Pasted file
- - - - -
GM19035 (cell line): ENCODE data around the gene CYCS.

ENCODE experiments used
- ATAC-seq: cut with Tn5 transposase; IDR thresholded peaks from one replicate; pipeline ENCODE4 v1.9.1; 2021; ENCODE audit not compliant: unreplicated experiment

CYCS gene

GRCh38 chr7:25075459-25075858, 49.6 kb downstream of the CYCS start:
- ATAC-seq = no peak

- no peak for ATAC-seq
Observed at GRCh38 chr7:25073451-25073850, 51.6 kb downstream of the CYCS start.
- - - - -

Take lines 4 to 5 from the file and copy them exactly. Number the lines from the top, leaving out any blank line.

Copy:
CYCS gene

GRCh38 chr7:25075459-25075858, 49.6 kb downstream of the CYCS start: